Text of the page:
Skin Repigmentation

Skin Repigmentation In Vitiligo Patients Can Now Be Treated At Home

The Food and Drug Administration (FDA) has recently authorized the first at-home treatment for skin repigmentation for vitiligo patients.

Based on data from two identical Phase 3 clinical trials revealed that 30% of patients using the cream regained at least 50% of skin repigmentation on their body and roughly 20% of patients regained at least 50% of repigmentation on their face after 24 weeks, the FDA announced the approval of Incyte’s ruxolitinib cream on July 18.

Background

Before the approval of ruxolitinib, whose brand name is Opzelura, Jim Lee, vice president of Incyte’s head inflammation and autoimmune department, stated that the only treatment options available to people with vitiligo were light therapy carried out in a doctor’s office. They may now apply the cream at home.

Disease or circumstance

The most prevalent kind of vitiligo is nonsegmental vitiligo. Depigmentation, or loss of pigment, occurs in regions of the skin as a result of the disorder. Depigmentation may appear on the hands, arms, face, neck, scalp, and places that frequently come into contact with objects or are rubbed, such as the lips and genitals.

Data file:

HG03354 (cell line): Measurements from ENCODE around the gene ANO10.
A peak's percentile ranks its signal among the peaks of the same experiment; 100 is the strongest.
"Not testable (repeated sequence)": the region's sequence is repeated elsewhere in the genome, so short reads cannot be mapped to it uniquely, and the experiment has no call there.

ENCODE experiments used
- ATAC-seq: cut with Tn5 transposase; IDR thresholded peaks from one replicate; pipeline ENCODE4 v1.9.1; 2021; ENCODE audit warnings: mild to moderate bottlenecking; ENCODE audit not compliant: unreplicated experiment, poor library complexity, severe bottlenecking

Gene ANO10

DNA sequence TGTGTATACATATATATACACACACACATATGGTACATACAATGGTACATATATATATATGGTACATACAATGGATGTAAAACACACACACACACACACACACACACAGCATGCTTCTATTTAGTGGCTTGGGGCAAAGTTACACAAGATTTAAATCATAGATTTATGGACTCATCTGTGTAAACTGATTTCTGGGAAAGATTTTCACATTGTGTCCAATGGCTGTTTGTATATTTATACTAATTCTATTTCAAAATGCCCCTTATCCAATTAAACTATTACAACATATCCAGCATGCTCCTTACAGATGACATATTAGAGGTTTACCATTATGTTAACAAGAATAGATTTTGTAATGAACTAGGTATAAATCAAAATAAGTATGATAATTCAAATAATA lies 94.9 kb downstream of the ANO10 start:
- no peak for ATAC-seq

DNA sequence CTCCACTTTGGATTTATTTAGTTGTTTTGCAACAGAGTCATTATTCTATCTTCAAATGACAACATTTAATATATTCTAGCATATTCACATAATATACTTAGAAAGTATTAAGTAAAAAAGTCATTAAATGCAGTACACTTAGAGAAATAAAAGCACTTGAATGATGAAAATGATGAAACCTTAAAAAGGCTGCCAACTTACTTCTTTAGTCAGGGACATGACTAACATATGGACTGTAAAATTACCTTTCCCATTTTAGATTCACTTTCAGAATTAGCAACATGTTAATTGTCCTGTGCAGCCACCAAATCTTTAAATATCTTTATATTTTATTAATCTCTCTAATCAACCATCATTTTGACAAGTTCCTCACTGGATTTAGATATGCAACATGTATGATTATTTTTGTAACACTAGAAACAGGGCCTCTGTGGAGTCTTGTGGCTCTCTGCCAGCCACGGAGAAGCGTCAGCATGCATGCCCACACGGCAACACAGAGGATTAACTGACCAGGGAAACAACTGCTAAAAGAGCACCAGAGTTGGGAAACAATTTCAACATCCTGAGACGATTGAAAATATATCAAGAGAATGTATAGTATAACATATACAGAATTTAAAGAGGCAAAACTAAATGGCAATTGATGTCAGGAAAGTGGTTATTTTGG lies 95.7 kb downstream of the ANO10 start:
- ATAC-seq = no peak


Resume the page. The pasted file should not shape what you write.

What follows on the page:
It is thought that vitiligo is an autoimmune condition. The immune system seems to be attacking the skin’s pigment cells (melanocytes) in vitiligo patients. Numerous people who have vitiligo also have at least one additional autoimmune condition.

Effectiveness

Opzelura has been proven to be safe and effective in two clinical studies (NCT04052425 and NCT04057573). In both studies, nonsegmental vitiligo patients were randomized to receive Opzelura or a placebo twice daily for 24 weeks, with an additional 28 weeks of Opzelura therapy for all participants. Compared to 10% of placebo patients, 30% of Opzelura patients achieved at least a 75% improvement in the face Vitiligo Area Scoring Index after the 24-week treatment period.

Information on Safety

The most frequent side effects of Opzelura are acne, itching, and fever at the application site, as well as the common cold, headache, and urinary tract infection.

Opzelura shouldn’t be used alongside therapeutic biologics, other JAK inhibitors, or strong immunosuppressants such as azathioprine or cyclosporine.

Patients using JAK inhibitor therapy for inflammatory disorders are at an increased risk of serious infections, death, cancer, significant adverse cardiovascular events, and thrombosis.

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